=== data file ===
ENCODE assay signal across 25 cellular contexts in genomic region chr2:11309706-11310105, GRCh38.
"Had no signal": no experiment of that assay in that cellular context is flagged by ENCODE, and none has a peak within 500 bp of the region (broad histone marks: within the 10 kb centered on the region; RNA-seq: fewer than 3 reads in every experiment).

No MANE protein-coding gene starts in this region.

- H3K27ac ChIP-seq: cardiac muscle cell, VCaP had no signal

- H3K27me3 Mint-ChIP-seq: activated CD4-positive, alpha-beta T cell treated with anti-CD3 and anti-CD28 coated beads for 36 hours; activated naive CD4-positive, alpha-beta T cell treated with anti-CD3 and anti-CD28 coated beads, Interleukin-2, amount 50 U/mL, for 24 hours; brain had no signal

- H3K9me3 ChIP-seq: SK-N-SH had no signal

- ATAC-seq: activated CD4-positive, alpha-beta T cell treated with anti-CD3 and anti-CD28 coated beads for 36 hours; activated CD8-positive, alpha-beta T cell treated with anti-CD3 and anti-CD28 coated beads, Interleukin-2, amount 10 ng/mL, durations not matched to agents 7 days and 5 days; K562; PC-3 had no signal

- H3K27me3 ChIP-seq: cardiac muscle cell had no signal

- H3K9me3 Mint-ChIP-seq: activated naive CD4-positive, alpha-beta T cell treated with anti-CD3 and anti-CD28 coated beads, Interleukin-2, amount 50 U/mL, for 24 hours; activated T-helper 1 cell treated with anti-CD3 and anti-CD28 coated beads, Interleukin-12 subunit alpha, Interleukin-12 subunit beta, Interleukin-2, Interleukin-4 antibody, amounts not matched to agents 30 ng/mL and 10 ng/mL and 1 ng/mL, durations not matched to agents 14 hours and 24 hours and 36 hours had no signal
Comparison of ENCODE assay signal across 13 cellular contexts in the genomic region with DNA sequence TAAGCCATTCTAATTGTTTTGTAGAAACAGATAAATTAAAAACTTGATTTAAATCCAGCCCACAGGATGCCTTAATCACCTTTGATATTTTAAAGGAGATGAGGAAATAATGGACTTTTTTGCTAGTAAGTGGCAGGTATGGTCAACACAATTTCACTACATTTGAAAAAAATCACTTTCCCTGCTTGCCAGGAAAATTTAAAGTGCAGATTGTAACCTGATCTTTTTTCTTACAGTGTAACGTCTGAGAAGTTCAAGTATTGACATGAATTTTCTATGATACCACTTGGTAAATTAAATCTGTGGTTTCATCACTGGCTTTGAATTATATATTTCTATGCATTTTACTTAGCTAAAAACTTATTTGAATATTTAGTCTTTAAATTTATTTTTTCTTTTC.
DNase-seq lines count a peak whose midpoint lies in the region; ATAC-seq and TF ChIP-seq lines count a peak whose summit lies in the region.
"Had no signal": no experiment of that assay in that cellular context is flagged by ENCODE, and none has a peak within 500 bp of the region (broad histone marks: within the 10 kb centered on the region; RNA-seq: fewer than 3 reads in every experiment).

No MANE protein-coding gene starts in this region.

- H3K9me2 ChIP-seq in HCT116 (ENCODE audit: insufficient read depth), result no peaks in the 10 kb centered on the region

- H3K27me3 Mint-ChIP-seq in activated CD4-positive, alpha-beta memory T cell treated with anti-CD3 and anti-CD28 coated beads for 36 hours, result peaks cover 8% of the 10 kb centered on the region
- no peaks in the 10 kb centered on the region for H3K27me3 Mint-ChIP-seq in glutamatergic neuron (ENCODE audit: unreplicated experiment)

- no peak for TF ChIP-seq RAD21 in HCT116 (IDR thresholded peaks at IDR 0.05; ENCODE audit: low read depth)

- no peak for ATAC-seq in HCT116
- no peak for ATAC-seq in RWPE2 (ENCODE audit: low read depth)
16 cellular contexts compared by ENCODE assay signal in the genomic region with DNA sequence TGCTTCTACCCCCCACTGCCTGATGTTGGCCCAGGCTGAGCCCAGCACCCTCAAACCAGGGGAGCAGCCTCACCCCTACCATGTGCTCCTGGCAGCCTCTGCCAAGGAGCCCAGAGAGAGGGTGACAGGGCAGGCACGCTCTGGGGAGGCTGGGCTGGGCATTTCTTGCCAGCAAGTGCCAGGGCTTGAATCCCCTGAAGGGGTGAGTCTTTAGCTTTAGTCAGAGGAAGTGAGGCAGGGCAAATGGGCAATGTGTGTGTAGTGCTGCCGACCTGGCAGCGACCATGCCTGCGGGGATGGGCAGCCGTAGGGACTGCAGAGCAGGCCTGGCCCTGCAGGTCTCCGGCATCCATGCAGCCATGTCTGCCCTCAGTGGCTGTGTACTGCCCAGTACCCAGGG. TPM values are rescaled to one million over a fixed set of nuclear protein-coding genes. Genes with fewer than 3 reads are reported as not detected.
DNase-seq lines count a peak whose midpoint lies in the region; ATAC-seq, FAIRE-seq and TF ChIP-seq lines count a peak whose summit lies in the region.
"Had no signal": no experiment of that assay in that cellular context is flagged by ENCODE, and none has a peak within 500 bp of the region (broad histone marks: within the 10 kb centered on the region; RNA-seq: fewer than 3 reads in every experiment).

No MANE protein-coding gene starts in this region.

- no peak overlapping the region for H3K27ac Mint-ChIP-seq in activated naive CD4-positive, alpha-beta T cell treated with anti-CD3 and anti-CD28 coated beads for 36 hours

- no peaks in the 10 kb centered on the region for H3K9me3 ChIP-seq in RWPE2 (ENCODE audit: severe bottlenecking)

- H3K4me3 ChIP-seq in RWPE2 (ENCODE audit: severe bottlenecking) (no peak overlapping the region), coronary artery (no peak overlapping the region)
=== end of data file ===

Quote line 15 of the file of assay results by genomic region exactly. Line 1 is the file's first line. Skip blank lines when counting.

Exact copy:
- H3K27me3 Mint-ChIP-seq in activated CD4-positive, alpha-beta memory T cell treated with anti-CD3 and anti-CD28 coated beads for 36 hours, result peaks cover 8% of the 10 kb centered on the region